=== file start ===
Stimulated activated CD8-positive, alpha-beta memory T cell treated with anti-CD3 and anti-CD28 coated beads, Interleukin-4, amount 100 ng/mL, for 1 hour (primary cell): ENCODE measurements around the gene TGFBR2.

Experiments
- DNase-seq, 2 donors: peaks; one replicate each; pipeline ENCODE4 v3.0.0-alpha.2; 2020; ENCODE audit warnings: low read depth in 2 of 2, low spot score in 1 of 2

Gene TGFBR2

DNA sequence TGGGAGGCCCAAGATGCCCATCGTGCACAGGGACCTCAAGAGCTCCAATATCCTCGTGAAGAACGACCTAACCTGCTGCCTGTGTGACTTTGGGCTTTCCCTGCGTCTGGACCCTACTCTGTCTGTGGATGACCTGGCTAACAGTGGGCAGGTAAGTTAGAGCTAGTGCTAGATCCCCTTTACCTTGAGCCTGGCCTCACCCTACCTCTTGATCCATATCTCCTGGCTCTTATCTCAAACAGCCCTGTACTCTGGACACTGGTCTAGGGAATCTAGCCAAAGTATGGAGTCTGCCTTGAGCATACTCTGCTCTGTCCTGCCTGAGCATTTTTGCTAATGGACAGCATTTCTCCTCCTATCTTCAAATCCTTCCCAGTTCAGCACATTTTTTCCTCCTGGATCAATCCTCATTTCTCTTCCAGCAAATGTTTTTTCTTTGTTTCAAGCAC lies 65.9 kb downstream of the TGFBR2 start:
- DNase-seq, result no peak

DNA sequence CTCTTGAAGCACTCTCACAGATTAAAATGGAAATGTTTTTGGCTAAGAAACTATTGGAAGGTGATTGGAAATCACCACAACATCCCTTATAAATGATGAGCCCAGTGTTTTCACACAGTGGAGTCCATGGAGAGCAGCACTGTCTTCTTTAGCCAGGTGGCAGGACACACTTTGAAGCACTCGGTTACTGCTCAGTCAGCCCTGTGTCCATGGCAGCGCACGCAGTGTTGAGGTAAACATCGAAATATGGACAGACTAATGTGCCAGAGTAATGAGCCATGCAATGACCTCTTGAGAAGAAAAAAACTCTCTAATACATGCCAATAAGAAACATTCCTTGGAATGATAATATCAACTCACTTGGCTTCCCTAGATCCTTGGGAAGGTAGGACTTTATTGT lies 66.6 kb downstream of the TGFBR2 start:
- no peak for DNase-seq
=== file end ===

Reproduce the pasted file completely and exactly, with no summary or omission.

Stimulated activated CD8-positive, alpha-beta memory T cell treated with anti-CD3 and anti-CD28 coated beads, Interleukin-4, amount 100 ng/mL, for 1 hour (primary cell): ENCODE measurements around the gene TGFBR2.

Experiments
- DNase-seq, 2 donors: peaks; one replicate each; pipeline ENCODE4 v3.0.0-alpha.2; 2020; ENCODE audit warnings: low read depth in 2 of 2, low spot score in 1 of 2

Gene TGFBR2

DNA sequence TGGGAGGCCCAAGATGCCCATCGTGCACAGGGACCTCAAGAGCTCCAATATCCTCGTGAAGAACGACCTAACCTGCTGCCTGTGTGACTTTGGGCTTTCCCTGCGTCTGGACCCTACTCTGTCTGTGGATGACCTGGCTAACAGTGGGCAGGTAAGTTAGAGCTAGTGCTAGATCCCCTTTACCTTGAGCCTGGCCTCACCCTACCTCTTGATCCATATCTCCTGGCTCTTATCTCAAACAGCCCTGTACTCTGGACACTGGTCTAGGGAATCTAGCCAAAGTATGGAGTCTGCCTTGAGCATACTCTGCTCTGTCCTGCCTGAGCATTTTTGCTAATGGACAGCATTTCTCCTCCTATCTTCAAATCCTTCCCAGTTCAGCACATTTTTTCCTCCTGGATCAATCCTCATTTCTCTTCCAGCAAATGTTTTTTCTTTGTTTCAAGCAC lies 65.9 kb downstream of the TGFBR2 start:
- DNase-seq, result no peak

DNA sequence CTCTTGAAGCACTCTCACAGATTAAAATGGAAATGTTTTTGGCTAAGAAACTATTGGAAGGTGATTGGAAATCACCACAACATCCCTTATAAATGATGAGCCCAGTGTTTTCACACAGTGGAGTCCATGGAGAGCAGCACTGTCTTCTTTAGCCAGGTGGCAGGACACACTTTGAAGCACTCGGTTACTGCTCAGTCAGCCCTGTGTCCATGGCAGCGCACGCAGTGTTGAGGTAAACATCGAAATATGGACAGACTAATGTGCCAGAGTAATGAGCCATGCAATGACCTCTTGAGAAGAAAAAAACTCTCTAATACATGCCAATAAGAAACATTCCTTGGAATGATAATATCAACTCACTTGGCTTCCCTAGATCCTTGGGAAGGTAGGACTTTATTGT lies 66.6 kb downstream of the TGFBR2 start:
- no peak for DNase-seq